Getting in Front of the Curve
Five characteristics of a conversation bring about a sense of well-being and connectivity with others. As you weave these conversations into your relationship-building activities, you’ll notice a positive shift in the openness and trust among clients and prospects. Focus on elevating the level of trust by:
Transparency: being more open and transparent with clients about the framework of your engagement, your intentions, and the kinds of decisions they will be looking at making helps create a stronger relationship built on trust. When clients don’t know where you are going or your intentions they feel you may have hidden agendas, even if you don’t. Share information and be open to discuss why you do what you do—this turns threats into trust.
- Encourage and have candid conversations that promote transparency and trust around the topics of intentions, financial frameworks, and decisions, and even “how we’re doing” and “what we need to do and not do” to mitigate against risks.
- Provide your honest insights and share your feelings—this actually strengthens the partnering bonds and minimizes the feelings you are out for your own self-interest.
Relationships: focusing on building relationships before working on tasks is paramount and provides a foundation for both handling difficult issues and identifying aspirations. Focus on getting in sync with clients’ needs and aspirations to create strong bonds.
- Decide on the core values that will guide your actions and agreements.
- Set and practice rules of engagement that foster open, candid, and caring conversations.
Understanding: appreciating your clients’ and prospects’ perspectives, points of view, and ways of seeing the world strengthens bonds of trust. Listen and ask more questions. Minimize fighting for one’s point of view and maximize exploring others’ perspectives creating bridges to what’s important to others.
- Make it a practice to ask for and listen to feedback from others who may not agree with your perspective and points of view.
- Ask “what if?” questions that open the doors to new ways of thinking without prejudging the ideas of others that may be different than your own. And really listen!
Shared Success: defining success with others creates a shared meaning about what is and isn’t important for us to work on together. By defining success together, everyone contributes to co-creating the future we believe in. Creating a shared view of reality shapes the future with others.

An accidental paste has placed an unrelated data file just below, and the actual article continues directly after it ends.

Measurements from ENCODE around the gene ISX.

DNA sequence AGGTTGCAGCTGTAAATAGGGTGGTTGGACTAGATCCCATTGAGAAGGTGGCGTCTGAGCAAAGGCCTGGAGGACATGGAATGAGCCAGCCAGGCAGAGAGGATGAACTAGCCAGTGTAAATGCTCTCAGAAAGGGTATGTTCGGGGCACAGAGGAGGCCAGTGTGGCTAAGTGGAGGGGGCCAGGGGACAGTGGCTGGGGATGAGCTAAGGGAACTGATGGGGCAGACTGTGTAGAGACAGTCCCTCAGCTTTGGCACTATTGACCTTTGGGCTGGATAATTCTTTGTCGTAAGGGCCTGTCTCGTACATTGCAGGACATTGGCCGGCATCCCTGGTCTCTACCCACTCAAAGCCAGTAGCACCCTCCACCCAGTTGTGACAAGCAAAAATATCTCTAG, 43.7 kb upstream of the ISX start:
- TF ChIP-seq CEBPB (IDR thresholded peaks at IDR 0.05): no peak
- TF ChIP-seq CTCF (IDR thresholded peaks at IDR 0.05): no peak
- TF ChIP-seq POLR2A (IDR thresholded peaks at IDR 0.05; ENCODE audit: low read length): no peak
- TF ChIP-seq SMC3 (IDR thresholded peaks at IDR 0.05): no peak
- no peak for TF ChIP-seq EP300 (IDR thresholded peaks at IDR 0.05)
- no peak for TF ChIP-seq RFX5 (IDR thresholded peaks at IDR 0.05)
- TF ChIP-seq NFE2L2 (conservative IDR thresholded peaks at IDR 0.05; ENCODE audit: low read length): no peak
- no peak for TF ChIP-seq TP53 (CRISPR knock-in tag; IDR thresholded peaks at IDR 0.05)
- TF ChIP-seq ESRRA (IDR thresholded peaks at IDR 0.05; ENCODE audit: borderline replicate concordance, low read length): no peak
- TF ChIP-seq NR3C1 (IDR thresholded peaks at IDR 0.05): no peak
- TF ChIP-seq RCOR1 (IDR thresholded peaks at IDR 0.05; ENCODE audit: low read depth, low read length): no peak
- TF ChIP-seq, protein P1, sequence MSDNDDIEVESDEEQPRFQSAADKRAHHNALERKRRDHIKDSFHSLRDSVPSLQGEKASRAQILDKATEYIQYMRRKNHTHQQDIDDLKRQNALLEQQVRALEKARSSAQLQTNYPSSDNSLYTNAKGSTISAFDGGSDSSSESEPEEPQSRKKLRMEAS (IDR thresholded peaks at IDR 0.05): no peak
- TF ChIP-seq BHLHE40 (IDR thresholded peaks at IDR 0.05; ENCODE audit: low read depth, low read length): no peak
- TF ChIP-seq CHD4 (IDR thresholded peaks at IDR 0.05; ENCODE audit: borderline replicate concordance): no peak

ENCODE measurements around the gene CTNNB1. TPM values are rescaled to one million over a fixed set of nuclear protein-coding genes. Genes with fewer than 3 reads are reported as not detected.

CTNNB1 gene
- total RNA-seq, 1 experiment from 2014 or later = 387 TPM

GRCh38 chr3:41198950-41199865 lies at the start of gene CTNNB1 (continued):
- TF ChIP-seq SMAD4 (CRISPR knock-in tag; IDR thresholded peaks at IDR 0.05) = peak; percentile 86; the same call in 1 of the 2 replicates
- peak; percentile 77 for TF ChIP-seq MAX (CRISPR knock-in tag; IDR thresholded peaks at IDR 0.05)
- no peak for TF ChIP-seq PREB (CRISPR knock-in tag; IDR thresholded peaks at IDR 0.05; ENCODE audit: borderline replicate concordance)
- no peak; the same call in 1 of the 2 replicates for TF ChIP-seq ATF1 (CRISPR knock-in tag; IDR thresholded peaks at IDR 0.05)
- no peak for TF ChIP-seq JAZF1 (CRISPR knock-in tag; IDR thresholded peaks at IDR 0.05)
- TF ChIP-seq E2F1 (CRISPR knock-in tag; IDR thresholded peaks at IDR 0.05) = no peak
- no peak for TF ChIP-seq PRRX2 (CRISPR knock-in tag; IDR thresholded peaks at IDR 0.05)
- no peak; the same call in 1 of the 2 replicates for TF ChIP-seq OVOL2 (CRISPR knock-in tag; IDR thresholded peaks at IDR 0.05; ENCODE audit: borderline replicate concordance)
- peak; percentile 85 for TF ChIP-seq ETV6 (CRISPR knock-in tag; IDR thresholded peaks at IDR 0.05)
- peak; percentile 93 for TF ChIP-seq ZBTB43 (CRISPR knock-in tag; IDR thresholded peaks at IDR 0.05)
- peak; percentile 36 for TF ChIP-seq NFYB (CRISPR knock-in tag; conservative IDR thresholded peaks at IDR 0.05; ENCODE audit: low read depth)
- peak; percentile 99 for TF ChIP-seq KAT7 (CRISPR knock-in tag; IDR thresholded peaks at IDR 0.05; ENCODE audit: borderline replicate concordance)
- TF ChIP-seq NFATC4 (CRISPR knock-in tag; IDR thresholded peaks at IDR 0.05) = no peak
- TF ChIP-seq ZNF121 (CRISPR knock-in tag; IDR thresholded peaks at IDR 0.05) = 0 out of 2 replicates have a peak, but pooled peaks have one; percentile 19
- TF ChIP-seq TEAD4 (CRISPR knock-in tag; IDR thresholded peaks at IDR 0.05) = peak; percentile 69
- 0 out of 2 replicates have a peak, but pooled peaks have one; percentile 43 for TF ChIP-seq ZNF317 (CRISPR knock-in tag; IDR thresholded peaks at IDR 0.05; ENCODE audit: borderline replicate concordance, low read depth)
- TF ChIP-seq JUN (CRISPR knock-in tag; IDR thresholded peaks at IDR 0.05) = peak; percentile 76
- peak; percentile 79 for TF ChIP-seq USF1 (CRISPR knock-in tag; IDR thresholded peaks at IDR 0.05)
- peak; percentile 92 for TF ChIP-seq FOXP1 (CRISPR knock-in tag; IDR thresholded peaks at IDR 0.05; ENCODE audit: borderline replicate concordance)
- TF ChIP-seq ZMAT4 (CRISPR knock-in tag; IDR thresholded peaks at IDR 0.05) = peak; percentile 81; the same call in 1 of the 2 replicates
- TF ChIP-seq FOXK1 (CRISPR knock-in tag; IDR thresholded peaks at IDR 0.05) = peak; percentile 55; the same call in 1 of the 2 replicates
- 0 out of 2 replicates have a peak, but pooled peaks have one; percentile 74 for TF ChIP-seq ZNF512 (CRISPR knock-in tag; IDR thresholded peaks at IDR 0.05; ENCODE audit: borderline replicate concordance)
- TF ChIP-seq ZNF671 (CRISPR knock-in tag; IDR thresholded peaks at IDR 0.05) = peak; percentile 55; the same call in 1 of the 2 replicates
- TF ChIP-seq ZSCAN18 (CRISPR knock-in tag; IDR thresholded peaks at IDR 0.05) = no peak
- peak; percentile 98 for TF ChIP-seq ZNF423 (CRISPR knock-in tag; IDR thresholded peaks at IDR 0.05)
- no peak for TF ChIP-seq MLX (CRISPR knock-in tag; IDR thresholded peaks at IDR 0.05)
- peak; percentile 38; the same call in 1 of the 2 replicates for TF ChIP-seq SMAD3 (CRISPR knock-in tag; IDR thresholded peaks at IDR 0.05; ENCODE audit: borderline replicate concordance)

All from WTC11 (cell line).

- Initiate conversations about mutual success and what success looks like for you and your clients.
- Encourage clients to communicate and discuss the shared view of success with others.
Truth-telling: speaking with candor and caring; and when misunderstandings occur, taking risks with courage and facing reality with openness to learn. Working and narrowing the reality gaps with others creates alignment and builds bonds of trust.
- When gaps between your truth and your client’s truth appear, discuss them with the intent to create bridges of understanding.
- Hold and encourage conversations that start with empathy and move toward a common goal or outcome.
If you build a foundation of trust to guide your interactions with clients, prospects, and peers, you’ll realize higher productivity and a sustained focus on achieving extraordinary goals.
The following is an article excerpt:
Second in a series on management tips for executives. Expert advice on how to make office arguments more constructive, deliver effective feedback, and build teamwork through positive conflict.
Ever been in a meeting when someone whose ideas are challenged proceeds to argue the air out of the room? The audience is deflated; the speaker is pumped. Problem is, holding forth can be addictive when adrenaline and dopamine flood the brain.
“I’ve coached dozens of incredibly successful leaders who suffer from this addiction. They are extremely good at fighting for their point of view (which is indeed often right), yet they are completely unaware of the dampening impact that behavior has on the people around them,” says Glaser in this post on the HBR Blog Network.
Some advice: Set rules of engagement at meetings in advance; practice listening skills one-on-one; and plan who speaks when. In the end, “Connecting and bonding with others trumps conflict.” More on that topic is in Glaser’s book, Conversational Intelligence: How Great Leaders Build Trust and Get Extraordinary Results.
Read the full article here: http://www.usatoday.com/story/money/business/2013/04/01/executive-edition-managing-debate/2023281/
By Judith E. Glaser | www.huffingtonpost.com
Published: April 2, 2013
Through advances in neuroscience, we are can now see inside of the brains and minds of people who are experiencing different emotions. What astounds scientists is the dramatically different “brain landscape” for people who are in fear states, compared to those who are in states of joy, happiness and trust.
What this surprising difference in our brain’s activity is showing us is profound and is changing the very foundation for how leaders lead. Most leaders don’t realize that punishment and embarrassment is not only an outdated strategy for employee motivation — it is a harmful — with both short- and long-term unexpected consequences.